The Sixth Amendment to the US Constitution says that all criminal defendants “shall enjoy the right to a speedy and public trial.” Many state constitutions also guarantee speedy trials, as do many state statutes.
Specifically, the Sixth Amendment states:
In all criminal prosecutions, the accused shall enjoy the right to a speedy and public trial, by an impartial jury…and to be informed of the nature and cause of the accusation; to be confronted with the witnesses against him; to have compulsory process for obtaining witnesses in his favor, and to have the Assistance of Counsel for his defence.
In recent decades, this right has slowly grown more tenuous as the court system has grown increasingly overloaded in many areas by an ever increasing load of state and federal laws that bring grave penalties for the convicted. Defendants must wait long periods in some cases to get a court date.
As often happens with government mandates for permits, permissions, and hearings, court requirements that defendants stand trial are not met by the government with a willingness to actually provide the services necessary to allow compliance. That is, governments force us to submit to certain government procedures, but the government is unwilling to provide those procedures in a way that’s timely or accessible.
But now that the wheels of “justice” are grinding to a complete halt, thanks to COVID-19 related shutdowns, the accused may now be waiting for trial indefinitely. Some US immigration courts, for instance, have declared that they won’t be doing anything for a year:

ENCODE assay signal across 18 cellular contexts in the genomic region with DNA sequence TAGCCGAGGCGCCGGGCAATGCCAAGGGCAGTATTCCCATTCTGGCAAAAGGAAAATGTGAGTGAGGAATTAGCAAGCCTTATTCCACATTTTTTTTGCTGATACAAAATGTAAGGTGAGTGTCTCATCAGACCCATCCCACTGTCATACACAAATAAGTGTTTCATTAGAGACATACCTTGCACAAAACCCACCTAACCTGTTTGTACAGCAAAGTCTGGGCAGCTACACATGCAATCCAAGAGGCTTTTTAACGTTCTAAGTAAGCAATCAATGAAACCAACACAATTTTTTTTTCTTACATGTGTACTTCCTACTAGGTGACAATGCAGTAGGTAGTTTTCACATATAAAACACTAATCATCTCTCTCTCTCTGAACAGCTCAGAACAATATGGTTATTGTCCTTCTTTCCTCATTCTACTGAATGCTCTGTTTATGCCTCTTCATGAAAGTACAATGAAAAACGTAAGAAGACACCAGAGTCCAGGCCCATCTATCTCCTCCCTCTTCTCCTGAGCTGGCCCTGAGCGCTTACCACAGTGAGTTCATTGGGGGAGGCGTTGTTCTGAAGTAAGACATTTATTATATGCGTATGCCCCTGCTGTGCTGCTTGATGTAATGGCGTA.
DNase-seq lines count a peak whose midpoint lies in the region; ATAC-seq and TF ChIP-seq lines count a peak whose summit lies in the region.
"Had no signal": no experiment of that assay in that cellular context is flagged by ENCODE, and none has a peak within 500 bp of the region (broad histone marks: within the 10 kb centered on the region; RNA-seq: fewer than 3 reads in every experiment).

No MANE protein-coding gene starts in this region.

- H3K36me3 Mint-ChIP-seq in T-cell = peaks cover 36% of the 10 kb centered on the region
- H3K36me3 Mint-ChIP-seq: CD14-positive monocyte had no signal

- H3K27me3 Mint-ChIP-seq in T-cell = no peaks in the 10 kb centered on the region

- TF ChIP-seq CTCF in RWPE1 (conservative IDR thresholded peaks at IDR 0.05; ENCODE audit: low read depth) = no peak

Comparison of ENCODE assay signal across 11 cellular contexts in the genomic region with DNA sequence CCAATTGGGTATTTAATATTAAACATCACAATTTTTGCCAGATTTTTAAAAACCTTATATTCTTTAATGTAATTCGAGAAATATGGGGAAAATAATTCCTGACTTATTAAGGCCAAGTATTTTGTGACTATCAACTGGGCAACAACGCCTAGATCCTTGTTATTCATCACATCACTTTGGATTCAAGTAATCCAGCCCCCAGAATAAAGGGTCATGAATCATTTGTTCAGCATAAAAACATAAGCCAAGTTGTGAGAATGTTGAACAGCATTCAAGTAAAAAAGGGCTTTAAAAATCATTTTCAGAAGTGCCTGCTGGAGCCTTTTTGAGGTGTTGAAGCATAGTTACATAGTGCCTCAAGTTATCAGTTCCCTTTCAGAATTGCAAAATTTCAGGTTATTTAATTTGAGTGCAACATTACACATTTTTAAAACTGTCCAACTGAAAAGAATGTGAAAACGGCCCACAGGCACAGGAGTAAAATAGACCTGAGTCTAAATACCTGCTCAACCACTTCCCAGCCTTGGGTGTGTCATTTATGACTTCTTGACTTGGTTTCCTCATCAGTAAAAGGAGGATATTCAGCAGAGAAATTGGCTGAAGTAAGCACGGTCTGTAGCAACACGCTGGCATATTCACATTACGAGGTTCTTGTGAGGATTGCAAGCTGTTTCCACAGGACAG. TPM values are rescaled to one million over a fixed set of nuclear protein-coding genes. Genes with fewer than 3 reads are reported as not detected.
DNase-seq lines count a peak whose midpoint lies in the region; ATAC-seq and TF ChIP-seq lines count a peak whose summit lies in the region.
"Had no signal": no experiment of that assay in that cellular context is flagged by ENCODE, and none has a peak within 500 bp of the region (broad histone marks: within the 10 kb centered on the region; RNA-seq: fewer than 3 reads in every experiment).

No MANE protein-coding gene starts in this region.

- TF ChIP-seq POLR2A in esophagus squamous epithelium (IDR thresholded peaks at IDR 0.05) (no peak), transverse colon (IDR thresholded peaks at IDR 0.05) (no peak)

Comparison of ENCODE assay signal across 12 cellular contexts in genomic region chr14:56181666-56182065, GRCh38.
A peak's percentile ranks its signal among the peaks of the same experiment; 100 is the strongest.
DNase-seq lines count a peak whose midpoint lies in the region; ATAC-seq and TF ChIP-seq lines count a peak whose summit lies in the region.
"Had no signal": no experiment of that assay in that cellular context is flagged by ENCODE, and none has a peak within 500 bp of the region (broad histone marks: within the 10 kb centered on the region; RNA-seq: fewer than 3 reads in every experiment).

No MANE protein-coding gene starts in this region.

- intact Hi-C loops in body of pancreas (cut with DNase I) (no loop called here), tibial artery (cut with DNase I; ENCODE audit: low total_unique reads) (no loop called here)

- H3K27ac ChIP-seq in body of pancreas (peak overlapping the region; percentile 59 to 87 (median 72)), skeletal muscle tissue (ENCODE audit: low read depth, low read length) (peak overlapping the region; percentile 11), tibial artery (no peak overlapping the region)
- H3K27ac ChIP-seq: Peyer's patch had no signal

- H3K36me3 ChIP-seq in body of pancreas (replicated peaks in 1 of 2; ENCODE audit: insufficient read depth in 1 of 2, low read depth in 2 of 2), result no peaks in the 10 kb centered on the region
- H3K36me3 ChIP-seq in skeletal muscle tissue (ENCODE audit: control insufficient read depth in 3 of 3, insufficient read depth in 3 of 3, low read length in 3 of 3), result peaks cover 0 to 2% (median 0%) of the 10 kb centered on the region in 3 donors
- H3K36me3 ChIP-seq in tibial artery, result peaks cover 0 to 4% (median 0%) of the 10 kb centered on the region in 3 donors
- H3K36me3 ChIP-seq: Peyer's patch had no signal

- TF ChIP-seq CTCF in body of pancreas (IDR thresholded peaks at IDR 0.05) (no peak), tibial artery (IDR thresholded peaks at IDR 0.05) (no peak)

The 9th Circuit Court of Appeals in San Francisco extended an earlier one-month emergency declaration for federal courts in San Diego and Imperial counties by a year to April 17, 2021, according to an order posted on the circuit’s website Friday. The court’s judicial council cited public-health concerns and governments declaring states of emergency.
The order suspends the federal Speedy Trial Act, which means anyone facing criminal charges will have to wait longer to exercise their constitutional right to a jury trial—including defendants already in custody. In San Diego and Imperial counties, a significant share of those federal cases involves immigration, drugs and U.S. Customs offenses, the council said.
The state of Kansas is denying speedy-trial rights at the whims of a single judge:
Less than two weeks ago, cases in Douglas County District Court were being set for trials, and other hearings delayed because some trials were already scheduled. But as state and local officials have gradually restricted further how many people can be in one place at one time in efforts to slow the spread of COVID-19, the courts can’t function normally.
Gov. Laura Kelly on Thursday signed into law a bill that expands the authority of the chief justice of the state Supreme Court to issue orders “to extend or suspend any deadlines or time limitations established by statute when the chief justice determines such action is necessary to secure the health and safety of court users, staff and judicial officers.”
In Colorado, a legislator demands the legislature close the speedy-trial “loophole.” By “loophole” he means the law that insists that the government respect a defendant’s rights or set him free.
But, as with the natural rights protected by other articles of the Bill or Rights—and similar texts found in state constitutions—there is no clause at the end which says “null and void in case of virus.”
Naturally for defendants who are in jail awaiting trial—people who are still presumed innocent, mind you—long delays can destroy them both personally and financially. Delays can ruin careers and ruin marriages. They alienate children from parents. They impact the defendant’s health.
There is a reason, of course, that the right to a speedy trial—which goes back to clauses 39 and 40 of the Magna Carta—exists. Delaying justice is a common tactic of governments that really can’t be bothered with respecting the rights of the accused. But as with so many liberties, this one is apparently to be ignored when some governors decide it to be so.
THIS ARTICLE ORIGINALLY POSTED HERE.